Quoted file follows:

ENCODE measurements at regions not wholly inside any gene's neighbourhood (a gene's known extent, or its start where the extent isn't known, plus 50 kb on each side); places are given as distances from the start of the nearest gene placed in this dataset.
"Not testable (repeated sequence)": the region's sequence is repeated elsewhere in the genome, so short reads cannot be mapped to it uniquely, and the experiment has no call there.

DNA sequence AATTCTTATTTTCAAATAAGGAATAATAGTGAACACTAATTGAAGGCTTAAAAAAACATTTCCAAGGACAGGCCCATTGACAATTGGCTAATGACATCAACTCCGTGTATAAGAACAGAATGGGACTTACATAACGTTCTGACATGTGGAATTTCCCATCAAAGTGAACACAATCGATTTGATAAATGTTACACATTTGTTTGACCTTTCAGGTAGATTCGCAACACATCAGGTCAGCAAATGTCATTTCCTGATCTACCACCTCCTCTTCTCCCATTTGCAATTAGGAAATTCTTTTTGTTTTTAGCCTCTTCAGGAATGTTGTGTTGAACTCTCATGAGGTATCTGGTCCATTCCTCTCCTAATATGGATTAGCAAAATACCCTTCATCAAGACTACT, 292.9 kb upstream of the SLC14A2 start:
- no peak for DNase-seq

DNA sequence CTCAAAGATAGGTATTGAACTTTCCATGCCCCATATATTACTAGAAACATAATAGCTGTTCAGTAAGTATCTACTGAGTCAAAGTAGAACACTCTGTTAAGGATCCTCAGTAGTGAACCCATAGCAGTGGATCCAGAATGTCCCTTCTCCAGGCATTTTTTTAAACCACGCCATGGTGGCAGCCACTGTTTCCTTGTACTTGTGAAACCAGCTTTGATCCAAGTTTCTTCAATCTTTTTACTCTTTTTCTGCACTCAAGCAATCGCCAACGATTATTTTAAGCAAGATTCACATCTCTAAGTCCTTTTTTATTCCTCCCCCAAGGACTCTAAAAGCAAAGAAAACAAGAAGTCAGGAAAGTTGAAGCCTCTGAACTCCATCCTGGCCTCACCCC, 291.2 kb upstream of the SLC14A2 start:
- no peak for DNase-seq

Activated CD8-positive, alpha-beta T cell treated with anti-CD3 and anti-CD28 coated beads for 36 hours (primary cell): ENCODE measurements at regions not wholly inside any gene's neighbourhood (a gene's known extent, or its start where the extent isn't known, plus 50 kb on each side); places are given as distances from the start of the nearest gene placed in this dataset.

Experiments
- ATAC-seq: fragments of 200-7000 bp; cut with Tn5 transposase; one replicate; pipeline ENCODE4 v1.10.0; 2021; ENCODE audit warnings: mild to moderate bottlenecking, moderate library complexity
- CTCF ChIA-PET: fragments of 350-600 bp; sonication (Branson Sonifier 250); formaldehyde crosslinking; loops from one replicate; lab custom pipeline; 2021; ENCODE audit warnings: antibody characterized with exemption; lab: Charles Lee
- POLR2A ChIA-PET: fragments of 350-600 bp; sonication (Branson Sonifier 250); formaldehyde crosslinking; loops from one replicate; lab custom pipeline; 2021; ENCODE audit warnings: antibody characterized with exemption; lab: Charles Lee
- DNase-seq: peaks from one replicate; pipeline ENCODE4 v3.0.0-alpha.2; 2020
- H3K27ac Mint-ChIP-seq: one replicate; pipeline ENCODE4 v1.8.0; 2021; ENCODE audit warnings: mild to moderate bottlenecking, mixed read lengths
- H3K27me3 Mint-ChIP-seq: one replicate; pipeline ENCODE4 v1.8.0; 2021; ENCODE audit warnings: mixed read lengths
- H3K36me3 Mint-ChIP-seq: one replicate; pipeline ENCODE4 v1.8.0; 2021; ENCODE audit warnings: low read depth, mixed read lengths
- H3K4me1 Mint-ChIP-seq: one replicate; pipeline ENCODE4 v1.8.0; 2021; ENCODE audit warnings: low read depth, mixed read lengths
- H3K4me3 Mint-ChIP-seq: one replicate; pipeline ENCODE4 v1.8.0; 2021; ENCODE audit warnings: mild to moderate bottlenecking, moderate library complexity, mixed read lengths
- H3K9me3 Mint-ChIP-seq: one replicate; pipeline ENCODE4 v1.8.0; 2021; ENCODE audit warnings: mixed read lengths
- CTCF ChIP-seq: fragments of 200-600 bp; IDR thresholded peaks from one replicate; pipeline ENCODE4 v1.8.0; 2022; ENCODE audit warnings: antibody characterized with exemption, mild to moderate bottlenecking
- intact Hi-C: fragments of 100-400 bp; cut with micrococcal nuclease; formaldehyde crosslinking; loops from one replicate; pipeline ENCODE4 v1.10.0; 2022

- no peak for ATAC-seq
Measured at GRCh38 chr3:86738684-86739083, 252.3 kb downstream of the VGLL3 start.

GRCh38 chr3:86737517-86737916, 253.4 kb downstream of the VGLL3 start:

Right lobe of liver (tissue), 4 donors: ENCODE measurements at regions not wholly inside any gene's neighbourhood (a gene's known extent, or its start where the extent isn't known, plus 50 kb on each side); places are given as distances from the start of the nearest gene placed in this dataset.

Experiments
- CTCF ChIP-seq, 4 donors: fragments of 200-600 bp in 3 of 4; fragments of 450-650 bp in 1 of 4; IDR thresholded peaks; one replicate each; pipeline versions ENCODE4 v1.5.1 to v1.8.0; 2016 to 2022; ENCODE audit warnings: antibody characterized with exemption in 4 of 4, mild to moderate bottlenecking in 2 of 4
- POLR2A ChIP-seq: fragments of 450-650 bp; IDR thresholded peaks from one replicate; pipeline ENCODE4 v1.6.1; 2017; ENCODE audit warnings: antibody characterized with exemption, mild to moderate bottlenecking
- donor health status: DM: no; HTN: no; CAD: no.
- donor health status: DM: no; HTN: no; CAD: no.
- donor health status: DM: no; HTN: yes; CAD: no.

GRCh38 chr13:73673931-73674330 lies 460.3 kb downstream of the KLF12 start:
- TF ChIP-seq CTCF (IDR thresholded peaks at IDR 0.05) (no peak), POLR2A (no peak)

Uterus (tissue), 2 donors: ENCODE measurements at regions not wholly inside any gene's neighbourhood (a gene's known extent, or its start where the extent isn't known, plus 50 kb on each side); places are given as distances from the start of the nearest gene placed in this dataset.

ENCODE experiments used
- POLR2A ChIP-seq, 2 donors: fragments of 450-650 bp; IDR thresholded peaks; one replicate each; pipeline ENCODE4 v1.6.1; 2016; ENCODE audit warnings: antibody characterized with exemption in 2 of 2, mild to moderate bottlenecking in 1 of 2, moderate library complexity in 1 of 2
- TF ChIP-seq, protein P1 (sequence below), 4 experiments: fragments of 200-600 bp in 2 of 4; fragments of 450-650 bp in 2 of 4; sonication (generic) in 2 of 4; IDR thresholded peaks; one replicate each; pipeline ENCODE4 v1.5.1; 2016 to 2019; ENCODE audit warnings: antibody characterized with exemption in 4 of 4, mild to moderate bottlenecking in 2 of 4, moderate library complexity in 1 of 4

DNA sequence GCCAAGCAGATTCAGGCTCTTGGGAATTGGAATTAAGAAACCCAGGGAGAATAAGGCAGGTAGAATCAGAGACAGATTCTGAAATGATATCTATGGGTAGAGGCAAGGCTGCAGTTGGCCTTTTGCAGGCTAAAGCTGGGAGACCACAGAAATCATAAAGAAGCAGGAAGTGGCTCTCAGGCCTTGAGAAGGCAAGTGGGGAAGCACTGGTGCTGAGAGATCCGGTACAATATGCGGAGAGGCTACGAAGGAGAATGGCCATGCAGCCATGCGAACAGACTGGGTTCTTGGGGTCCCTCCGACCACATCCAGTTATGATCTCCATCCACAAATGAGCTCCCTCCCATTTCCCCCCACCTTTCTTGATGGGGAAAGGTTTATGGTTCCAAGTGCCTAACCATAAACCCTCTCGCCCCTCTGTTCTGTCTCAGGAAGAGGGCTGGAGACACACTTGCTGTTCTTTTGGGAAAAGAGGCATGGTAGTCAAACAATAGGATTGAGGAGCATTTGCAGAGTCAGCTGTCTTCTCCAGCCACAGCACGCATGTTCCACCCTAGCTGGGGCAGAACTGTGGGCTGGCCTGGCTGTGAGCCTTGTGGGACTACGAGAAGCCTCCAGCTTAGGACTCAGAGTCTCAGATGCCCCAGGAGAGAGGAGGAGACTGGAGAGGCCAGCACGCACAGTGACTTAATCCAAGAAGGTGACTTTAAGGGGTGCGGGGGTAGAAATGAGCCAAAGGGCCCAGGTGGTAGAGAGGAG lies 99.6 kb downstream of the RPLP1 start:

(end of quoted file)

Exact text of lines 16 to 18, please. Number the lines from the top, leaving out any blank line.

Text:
- H3K4me1 Mint-ChIP-seq: one replicate; pipeline ENCODE4 v1.8.0; 2021; ENCODE audit warnings: low read depth, mixed read lengths
- H3K4me3 Mint-ChIP-seq: one replicate; pipeline ENCODE4 v1.8.0; 2021; ENCODE audit warnings: mild to moderate bottlenecking, moderate library complexity, mixed read lengths
- H3K9me3 Mint-ChIP-seq: one replicate; pipeline ENCODE4 v1.8.0; 2021; ENCODE audit warnings: mixed read lengths